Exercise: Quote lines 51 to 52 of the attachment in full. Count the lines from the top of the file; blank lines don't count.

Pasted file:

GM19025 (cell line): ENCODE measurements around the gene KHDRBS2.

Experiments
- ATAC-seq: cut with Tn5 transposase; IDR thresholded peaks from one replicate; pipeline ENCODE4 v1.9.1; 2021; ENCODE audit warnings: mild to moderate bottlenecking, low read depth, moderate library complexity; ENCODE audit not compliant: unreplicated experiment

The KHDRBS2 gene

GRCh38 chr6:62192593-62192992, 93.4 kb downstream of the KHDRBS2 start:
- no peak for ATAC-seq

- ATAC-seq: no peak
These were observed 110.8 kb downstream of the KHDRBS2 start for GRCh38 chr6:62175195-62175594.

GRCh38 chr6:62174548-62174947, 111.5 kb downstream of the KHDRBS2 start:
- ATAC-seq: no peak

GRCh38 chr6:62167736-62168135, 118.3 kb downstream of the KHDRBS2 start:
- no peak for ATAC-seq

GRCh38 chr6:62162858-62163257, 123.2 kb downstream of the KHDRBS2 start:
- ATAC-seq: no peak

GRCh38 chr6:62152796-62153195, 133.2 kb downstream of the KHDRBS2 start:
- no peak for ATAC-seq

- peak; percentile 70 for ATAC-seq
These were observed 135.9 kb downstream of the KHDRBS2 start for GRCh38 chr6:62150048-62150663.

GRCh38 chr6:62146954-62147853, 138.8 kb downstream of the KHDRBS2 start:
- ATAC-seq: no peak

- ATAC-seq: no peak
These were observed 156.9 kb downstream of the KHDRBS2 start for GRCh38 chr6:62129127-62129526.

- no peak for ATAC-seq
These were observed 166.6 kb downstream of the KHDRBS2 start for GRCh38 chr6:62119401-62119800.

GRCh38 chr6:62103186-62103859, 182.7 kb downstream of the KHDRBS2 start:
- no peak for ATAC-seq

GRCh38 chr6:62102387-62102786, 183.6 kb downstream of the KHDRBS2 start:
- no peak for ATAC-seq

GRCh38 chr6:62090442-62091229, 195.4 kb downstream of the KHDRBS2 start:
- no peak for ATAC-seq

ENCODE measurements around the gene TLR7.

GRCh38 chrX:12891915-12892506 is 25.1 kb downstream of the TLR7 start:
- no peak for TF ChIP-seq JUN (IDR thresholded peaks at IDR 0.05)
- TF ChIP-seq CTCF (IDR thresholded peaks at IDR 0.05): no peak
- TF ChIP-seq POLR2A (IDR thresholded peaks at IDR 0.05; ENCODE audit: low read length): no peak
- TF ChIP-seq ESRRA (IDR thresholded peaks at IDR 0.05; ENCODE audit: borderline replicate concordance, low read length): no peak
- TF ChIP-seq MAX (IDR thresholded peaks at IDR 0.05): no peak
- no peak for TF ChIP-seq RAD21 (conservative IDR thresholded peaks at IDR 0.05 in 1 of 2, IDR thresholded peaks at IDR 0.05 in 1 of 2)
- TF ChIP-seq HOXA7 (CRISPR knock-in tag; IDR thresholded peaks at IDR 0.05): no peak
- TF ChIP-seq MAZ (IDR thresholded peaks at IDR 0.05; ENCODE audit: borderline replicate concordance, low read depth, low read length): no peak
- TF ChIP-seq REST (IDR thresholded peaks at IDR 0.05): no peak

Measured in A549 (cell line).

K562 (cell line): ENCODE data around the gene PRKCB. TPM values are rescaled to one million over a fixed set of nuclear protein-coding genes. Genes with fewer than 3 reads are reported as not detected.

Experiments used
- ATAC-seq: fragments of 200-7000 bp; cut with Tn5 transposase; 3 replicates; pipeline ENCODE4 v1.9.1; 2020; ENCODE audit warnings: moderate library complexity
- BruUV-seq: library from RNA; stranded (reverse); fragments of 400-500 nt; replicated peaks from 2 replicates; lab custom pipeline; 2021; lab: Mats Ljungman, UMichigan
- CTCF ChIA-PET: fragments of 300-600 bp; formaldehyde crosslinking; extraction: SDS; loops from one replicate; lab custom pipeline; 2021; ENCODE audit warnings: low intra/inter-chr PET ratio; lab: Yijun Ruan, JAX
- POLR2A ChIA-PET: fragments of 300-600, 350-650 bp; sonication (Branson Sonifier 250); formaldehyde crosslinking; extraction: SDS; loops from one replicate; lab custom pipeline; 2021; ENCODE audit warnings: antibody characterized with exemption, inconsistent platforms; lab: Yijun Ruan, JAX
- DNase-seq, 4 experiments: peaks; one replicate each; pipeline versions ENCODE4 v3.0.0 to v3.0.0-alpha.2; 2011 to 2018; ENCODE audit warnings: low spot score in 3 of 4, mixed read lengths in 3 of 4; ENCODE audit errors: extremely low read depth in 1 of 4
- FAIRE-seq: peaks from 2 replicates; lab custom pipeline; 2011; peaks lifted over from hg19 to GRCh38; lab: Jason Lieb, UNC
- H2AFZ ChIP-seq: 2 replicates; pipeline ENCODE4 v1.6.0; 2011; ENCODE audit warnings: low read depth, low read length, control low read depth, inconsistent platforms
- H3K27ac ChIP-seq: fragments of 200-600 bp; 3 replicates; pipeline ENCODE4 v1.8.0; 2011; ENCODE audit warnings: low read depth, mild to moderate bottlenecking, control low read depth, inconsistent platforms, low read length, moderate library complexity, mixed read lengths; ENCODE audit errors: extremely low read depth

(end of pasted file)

- H2AFZ ChIP-seq: 2 replicates; pipeline ENCODE4 v1.6.0; 2011; ENCODE audit warnings: low read depth, low read length, control low read depth, inconsistent platforms
- H3K27ac ChIP-seq: fragments of 200-600 bp; 3 replicates; pipeline ENCODE4 v1.8.0; 2011; ENCODE audit warnings: low read depth, mild to moderate bottlenecking, control low read depth, inconsistent platforms, low read length, moderate library complexity, mixed read lengths; ENCODE audit errors: extremely low read depth